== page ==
Becoming Globally Competent

When I joined our superintendent’s educational technology committee in 2014, I didn’t realize that I was starting on a pathway to global competency by breaking down my classroom walls and opening up the world to my students.
I had already been teaching my students to reflect on their place in the world. My Title I school was full of students that had no idea of the history of where they lived and what the important and wonderful things about their area were. Many of them had never traveled outside of their county, let alone even thought about people in other states and countries.
Part of our job as educators is to widen their focus: from just looking at themselves to looking at their place and the place of others in our global community and learning to value each and every person.

Through the miracle of technology and the support of my district and Microsoft’s Skype in the Classroom, we started reaching outside of our classroom. Through World Wonder Day, my students worked with a class in Greece to study the problem of hunger and what we might be able to do about it. Through our Skype sessions, we collaborated on solutions and valued their input and ideas. My students’ interactions with the students in Greece provided them with the courage to act locally for the collective well-being. When we tripled the canned food drive results from our previous year’s efforts, and our sister class in Greece had volunteered significant time at a local soup kitchen to help feed their hungry, we celebrated each other and deepened our appreciation for global communication, collaboration and collective critical-thinking to help each other solve challenges.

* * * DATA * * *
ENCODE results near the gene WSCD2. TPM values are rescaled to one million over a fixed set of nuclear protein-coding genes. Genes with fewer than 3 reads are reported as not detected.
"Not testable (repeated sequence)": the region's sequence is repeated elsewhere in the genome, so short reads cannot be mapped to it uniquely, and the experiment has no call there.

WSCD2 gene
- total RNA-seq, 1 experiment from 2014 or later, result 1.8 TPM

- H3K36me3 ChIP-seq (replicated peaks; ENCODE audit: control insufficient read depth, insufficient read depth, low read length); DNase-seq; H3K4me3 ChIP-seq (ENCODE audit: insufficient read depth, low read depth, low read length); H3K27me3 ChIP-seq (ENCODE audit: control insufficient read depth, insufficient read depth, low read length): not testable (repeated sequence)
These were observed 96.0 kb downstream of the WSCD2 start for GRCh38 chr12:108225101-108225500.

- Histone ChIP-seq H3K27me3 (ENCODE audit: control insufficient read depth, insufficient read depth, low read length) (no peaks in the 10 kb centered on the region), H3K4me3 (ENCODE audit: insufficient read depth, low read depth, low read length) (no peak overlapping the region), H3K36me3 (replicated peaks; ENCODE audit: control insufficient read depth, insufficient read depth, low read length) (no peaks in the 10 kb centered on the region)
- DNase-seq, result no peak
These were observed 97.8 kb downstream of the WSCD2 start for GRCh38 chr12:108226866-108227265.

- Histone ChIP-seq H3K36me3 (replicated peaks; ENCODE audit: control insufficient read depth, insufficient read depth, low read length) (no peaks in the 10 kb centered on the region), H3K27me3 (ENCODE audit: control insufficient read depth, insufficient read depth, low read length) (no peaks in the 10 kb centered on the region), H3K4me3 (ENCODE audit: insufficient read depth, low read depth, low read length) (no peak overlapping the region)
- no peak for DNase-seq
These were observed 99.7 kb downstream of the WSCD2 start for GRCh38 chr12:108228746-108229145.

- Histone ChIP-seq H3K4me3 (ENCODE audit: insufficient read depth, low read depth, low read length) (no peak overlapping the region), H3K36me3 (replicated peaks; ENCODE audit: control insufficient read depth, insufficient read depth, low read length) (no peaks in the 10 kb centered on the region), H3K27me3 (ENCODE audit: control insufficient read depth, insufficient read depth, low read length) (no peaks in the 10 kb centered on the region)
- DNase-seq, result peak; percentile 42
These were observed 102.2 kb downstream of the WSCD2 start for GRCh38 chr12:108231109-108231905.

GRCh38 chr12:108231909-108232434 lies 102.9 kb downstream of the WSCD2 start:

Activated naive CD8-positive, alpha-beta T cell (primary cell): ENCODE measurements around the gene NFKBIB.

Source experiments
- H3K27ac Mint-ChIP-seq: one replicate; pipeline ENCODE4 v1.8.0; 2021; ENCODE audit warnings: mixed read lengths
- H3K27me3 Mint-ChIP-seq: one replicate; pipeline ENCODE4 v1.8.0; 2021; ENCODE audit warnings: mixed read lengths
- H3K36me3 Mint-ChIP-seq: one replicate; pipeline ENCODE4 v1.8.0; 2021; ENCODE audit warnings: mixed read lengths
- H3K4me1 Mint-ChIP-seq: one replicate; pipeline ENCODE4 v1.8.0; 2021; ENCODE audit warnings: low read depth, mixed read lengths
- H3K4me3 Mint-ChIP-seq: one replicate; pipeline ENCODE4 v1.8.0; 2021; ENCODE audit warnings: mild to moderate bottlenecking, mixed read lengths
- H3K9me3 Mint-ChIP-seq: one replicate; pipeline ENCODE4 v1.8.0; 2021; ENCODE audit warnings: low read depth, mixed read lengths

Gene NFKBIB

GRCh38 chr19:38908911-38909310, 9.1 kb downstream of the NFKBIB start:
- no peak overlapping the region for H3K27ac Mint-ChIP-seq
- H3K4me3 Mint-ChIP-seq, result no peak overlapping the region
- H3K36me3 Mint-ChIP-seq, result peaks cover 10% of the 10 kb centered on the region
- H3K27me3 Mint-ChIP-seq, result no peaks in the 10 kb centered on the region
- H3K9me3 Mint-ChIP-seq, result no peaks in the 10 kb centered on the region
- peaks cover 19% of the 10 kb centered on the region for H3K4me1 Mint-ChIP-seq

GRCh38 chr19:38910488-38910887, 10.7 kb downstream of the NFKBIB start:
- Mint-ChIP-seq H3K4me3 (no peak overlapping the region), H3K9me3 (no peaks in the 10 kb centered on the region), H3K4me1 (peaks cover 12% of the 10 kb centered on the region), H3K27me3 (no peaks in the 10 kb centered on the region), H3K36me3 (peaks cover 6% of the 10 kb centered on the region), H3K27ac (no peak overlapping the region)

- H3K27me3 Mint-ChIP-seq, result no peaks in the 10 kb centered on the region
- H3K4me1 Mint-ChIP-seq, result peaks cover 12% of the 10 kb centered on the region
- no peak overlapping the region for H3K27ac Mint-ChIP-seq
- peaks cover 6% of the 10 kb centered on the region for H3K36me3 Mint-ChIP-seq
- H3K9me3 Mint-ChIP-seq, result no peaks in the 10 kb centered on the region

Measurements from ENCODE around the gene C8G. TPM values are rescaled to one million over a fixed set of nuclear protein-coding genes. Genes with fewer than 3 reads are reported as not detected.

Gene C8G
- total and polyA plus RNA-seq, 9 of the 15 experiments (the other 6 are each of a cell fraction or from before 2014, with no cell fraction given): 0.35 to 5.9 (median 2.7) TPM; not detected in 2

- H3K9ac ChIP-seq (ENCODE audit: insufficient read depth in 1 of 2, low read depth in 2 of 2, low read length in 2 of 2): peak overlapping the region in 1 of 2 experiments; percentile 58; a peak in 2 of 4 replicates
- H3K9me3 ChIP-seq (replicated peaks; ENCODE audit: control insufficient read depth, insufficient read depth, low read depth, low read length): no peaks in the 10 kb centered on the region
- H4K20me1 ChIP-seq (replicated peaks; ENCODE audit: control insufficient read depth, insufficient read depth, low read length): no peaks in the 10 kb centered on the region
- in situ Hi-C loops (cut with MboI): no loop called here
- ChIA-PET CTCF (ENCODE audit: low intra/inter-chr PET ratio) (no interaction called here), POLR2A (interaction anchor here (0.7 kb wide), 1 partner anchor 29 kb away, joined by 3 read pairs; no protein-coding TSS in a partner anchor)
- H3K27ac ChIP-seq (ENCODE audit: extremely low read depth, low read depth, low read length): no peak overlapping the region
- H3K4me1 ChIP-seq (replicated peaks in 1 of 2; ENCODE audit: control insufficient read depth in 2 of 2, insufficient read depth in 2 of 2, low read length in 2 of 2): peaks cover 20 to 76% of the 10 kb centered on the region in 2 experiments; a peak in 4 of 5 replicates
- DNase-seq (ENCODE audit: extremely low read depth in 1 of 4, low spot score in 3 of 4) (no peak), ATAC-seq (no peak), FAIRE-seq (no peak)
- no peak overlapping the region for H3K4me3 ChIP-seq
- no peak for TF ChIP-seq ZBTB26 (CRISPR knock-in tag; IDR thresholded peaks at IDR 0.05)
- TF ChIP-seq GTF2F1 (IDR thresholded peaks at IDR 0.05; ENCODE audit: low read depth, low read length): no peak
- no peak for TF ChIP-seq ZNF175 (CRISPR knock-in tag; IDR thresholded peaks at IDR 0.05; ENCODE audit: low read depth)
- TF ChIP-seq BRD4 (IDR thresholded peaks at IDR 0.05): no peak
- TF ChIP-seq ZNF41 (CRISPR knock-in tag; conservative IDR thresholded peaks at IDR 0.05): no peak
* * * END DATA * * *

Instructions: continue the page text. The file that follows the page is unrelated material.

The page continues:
Teaching numeracy and literacy is not enough: a quality education – Sustainable Development Goal #4 – requires that we set all learners on the pathway of acquiring the knowledge and skills necessary to promote sustainable development and allow us to learn from each other. In this age of standardized testing that values how much one person knows, how can we best teach our students that the smartest person in the world IS the world?

Here are some places to start your journey:


The Fulbright Teachers for Global Classrooms Program (Fulbright TGC) is sponsored by the U.S. Department of State with funding provided by the U.S. Government and administered by IREX. It is governed by policies established by the Fulbright Foreign Scholarship Board.